Listen to yoga music for heart health
Listening to soothing music has a calming and relaxing effect on the body. Previous studies have shown that listening to music reduces anxiety in patients with heart disease. But studies that investigate the effects of music on heart health in patients and healthy individuals have produced inconsistent results. This may be because the style of music was not specified. In new research from HG SMS Hospital in Jaipur, India, researchers have shown that listening to yoga music has a beneficial impact on heart health.
This study investigated the impact of listening to yoga music — a type of meditative music — before bedtime on heart rate variability. The study included 149 healthy people with an average age of 26. The study subjects participated in three music listening sessions on separate nights: yoga music before sleep; pop music with steady beats before sleep; and no music or silence before sleep.
Participants felt significantly more positive after listening to yoga music than they did after the pop music.
At each session, the heart rate variability was measured for five minutes before the music or silence started, for 10 minutes during music/silence, as well as for five minutes after it had stopped. Additionally, anxiety levels were assessed before and after each session using the Goldberg Anxiety Scale. The level of positive feeling was subjectively measured after each session using a visual analogue scale.
The researchers found that heart rate variability increased during the yoga music session, while it decreased during the pop music and did not significantly change during the silence.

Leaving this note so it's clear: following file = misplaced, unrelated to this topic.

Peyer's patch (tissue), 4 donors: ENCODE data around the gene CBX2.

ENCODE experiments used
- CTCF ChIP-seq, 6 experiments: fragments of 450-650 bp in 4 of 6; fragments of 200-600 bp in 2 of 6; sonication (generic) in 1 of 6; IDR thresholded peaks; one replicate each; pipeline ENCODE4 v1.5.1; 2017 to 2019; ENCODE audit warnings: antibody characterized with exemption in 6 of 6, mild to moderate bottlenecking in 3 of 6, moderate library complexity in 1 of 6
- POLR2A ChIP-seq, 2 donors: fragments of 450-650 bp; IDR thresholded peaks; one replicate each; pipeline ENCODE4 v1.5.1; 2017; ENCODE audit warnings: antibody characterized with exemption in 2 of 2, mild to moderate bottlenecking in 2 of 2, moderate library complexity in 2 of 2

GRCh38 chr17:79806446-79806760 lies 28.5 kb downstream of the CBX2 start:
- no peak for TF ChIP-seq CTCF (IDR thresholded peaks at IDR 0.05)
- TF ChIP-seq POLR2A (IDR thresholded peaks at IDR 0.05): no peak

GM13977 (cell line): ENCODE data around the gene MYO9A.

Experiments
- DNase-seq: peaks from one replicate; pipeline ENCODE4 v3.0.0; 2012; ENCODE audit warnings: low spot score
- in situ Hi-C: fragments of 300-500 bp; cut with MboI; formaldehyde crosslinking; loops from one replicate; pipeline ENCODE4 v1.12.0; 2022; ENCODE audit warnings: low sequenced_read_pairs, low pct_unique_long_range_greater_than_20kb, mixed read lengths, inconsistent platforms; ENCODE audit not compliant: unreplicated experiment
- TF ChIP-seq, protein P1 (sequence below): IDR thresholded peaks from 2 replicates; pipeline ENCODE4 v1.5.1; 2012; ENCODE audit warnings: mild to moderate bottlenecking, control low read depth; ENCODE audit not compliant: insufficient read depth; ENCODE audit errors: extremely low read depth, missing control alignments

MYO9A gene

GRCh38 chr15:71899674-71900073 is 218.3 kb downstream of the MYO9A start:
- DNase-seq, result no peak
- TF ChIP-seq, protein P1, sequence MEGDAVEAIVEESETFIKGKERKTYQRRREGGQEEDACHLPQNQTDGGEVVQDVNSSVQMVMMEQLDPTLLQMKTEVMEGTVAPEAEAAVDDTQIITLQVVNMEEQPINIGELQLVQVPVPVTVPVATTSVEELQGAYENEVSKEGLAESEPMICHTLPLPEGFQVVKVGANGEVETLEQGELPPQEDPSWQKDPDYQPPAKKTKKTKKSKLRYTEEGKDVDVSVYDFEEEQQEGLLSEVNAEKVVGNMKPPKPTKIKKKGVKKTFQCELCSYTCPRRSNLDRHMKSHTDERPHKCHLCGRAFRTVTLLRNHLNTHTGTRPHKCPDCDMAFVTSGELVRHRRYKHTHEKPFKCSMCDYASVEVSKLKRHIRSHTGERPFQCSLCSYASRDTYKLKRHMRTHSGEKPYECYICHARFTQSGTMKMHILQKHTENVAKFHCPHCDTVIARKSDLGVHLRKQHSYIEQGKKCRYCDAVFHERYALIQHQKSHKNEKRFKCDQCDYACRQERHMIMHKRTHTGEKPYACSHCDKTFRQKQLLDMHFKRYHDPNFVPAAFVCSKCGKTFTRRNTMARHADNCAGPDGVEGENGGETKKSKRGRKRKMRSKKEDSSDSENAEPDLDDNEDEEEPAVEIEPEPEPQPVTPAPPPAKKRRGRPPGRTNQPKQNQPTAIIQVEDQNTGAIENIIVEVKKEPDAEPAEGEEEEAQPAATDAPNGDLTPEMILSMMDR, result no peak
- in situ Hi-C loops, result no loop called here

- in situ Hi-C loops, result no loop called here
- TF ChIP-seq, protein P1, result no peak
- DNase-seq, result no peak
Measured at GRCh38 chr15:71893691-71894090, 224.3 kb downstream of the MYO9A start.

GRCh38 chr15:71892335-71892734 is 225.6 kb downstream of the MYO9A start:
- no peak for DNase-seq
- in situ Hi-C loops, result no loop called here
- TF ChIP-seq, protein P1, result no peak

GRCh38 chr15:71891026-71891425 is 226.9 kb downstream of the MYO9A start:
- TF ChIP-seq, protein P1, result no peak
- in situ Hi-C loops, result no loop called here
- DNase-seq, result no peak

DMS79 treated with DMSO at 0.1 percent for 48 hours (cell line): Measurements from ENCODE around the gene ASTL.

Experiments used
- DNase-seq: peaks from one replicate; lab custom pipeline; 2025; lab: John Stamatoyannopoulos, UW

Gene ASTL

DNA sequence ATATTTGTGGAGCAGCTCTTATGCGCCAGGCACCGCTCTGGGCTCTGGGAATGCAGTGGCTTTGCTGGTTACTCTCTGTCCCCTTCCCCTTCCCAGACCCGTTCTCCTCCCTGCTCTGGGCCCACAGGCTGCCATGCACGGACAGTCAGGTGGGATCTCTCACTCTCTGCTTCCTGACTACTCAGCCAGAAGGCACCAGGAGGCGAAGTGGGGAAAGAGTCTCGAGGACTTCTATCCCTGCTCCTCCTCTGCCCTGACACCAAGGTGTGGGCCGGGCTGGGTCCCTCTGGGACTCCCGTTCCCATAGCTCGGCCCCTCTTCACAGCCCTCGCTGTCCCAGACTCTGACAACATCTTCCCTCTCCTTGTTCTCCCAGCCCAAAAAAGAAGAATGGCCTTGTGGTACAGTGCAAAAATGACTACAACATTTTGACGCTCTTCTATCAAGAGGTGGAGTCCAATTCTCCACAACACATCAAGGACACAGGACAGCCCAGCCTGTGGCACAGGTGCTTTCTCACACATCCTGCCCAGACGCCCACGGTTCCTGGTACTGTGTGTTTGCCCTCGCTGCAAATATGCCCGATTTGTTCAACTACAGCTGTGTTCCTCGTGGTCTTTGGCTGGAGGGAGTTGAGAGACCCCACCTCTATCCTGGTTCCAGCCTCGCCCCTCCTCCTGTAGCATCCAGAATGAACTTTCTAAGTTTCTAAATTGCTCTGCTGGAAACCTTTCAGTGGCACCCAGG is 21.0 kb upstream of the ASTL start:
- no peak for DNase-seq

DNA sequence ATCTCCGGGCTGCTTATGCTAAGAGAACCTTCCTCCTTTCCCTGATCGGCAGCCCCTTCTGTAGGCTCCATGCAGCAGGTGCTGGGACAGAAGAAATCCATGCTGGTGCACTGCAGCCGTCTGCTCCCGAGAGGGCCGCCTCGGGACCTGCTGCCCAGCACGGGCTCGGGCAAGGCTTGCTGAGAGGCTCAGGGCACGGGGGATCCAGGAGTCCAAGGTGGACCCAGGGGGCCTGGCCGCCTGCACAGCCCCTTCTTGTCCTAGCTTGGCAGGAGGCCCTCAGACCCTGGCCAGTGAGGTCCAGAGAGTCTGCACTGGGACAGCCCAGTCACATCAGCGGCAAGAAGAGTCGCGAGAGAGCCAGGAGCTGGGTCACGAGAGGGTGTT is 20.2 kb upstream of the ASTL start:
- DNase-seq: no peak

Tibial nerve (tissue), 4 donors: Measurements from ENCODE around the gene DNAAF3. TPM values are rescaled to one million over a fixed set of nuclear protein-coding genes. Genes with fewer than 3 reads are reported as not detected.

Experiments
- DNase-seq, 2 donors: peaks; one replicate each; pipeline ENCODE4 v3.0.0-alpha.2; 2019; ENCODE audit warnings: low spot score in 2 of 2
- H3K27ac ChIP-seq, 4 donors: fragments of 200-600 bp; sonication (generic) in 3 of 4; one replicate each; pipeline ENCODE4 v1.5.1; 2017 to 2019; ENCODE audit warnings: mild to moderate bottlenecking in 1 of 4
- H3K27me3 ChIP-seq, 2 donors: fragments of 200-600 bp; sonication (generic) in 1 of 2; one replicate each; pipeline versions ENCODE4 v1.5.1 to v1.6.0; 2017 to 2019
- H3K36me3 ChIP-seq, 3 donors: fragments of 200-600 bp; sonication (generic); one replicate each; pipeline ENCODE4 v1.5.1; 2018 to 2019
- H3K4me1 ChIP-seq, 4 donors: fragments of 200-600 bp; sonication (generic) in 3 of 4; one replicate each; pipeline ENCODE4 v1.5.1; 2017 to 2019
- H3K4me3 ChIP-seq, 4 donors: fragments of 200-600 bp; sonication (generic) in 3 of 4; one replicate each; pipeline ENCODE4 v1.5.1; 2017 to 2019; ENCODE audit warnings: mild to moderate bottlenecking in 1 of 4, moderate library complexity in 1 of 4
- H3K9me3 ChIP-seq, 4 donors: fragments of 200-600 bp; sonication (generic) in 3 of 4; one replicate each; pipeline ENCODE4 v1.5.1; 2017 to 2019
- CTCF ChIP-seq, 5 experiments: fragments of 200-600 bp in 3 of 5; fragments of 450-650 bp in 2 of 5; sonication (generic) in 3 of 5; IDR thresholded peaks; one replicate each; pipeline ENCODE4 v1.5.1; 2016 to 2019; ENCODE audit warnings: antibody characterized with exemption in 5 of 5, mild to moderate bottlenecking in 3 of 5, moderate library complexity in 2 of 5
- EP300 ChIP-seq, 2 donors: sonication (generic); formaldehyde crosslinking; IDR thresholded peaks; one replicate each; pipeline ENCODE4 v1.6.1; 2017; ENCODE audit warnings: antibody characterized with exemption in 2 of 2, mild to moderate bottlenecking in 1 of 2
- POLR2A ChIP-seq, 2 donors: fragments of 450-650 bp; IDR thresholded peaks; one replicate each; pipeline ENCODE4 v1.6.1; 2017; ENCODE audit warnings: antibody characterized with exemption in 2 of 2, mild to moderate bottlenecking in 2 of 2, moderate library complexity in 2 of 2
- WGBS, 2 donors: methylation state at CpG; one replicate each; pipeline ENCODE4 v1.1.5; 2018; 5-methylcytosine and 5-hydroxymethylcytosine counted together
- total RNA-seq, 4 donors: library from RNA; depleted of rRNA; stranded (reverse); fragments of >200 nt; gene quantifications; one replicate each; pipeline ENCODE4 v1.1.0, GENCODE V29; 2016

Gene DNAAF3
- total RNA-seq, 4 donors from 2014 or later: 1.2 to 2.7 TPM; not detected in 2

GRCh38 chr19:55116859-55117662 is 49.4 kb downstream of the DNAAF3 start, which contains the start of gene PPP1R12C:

Your heart rate will change as a normal response to being in “fight or flight” mode or “rest and digest” mode. These states are regulated by the sympathetic and parasympathetic nervous systems, respectively, and together comprise the autonomic nervous system. A high heart rate variability shows that your heart can adapt to these changes. But a low heart rate variability indicates a less adaptive autonomic nervous system and is associated with a 32–45 per cent risk of a cardiovascular event. People with low heart variability have an increased risk of other cardiovascular events and death following the first cardiovascular episode. When the autonomic nervous system fails to adapt, it may also trigger inflammation, which is associated with cardiovascular disease.
The researchers also found that anxiety levels fell significantly after listening to yoga music. However, anxiety levels rose significantly after listening to pop music and also increased after the no music session. Participants felt significantly more positive after listening to yoga music than they did after the pop music.
This study shows that listening to yoga music before bedtime has a beneficial impact on heart rate variability and it helps alleviate anxiety and stress. While listening to soothing music cannot replace evidence-based drugs and interventions, it can be used in conjunction with those therapies.
Source: European Society of Cardiology
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